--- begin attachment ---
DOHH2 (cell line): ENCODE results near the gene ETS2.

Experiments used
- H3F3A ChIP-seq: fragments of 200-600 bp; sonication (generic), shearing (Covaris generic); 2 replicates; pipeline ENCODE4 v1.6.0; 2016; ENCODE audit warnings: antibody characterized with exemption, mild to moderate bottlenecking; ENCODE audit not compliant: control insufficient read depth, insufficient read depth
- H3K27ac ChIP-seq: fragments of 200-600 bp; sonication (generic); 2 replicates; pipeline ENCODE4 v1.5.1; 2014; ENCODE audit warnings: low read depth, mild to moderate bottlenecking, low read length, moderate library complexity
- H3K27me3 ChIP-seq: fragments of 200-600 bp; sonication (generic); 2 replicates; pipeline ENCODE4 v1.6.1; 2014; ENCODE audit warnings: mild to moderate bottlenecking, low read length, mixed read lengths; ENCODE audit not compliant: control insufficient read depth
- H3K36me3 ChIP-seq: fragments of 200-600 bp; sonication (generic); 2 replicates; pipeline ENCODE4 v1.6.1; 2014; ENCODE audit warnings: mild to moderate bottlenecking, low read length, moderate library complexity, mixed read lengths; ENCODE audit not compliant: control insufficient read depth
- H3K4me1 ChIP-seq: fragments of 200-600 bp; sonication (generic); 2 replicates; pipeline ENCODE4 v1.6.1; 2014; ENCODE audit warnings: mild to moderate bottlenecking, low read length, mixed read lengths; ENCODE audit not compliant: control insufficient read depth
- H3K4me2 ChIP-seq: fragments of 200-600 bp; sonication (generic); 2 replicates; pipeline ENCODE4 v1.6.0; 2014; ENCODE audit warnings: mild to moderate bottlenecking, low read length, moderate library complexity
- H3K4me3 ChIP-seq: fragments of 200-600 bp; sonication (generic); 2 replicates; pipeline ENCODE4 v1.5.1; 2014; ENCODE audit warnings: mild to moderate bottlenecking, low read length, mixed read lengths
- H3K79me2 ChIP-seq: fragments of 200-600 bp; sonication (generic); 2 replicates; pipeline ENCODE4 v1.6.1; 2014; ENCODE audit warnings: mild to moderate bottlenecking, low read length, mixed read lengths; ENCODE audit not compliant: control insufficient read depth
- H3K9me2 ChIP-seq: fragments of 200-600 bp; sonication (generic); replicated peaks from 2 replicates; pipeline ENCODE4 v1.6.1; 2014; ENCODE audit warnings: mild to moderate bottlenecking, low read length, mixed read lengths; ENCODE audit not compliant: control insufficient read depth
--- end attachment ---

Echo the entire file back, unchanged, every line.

DOHH2 (cell line): ENCODE results near the gene ETS2.

Experiments used
- H3F3A ChIP-seq: fragments of 200-600 bp; sonication (generic), shearing (Covaris generic); 2 replicates; pipeline ENCODE4 v1.6.0; 2016; ENCODE audit warnings: antibody characterized with exemption, mild to moderate bottlenecking; ENCODE audit not compliant: control insufficient read depth, insufficient read depth
- H3K27ac ChIP-seq: fragments of 200-600 bp; sonication (generic); 2 replicates; pipeline ENCODE4 v1.5.1; 2014; ENCODE audit warnings: low read depth, mild to moderate bottlenecking, low read length, moderate library complexity
- H3K27me3 ChIP-seq: fragments of 200-600 bp; sonication (generic); 2 replicates; pipeline ENCODE4 v1.6.1; 2014; ENCODE audit warnings: mild to moderate bottlenecking, low read length, mixed read lengths; ENCODE audit not compliant: control insufficient read depth
- H3K36me3 ChIP-seq: fragments of 200-600 bp; sonication (generic); 2 replicates; pipeline ENCODE4 v1.6.1; 2014; ENCODE audit warnings: mild to moderate bottlenecking, low read length, moderate library complexity, mixed read lengths; ENCODE audit not compliant: control insufficient read depth
- H3K4me1 ChIP-seq: fragments of 200-600 bp; sonication (generic); 2 replicates; pipeline ENCODE4 v1.6.1; 2014; ENCODE audit warnings: mild to moderate bottlenecking, low read length, mixed read lengths; ENCODE audit not compliant: control insufficient read depth
- H3K4me2 ChIP-seq: fragments of 200-600 bp; sonication (generic); 2 replicates; pipeline ENCODE4 v1.6.0; 2014; ENCODE audit warnings: mild to moderate bottlenecking, low read length, moderate library complexity
- H3K4me3 ChIP-seq: fragments of 200-600 bp; sonication (generic); 2 replicates; pipeline ENCODE4 v1.5.1; 2014; ENCODE audit warnings: mild to moderate bottlenecking, low read length, mixed read lengths
- H3K79me2 ChIP-seq: fragments of 200-600 bp; sonication (generic); 2 replicates; pipeline ENCODE4 v1.6.1; 2014; ENCODE audit warnings: mild to moderate bottlenecking, low read length, mixed read lengths; ENCODE audit not compliant: control insufficient read depth
- H3K9me2 ChIP-seq: fragments of 200-600 bp; sonication (generic); replicated peaks from 2 replicates; pipeline ENCODE4 v1.6.1; 2014; ENCODE audit warnings: mild to moderate bottlenecking, low read length, mixed read lengths; ENCODE audit not compliant: control insufficient read depth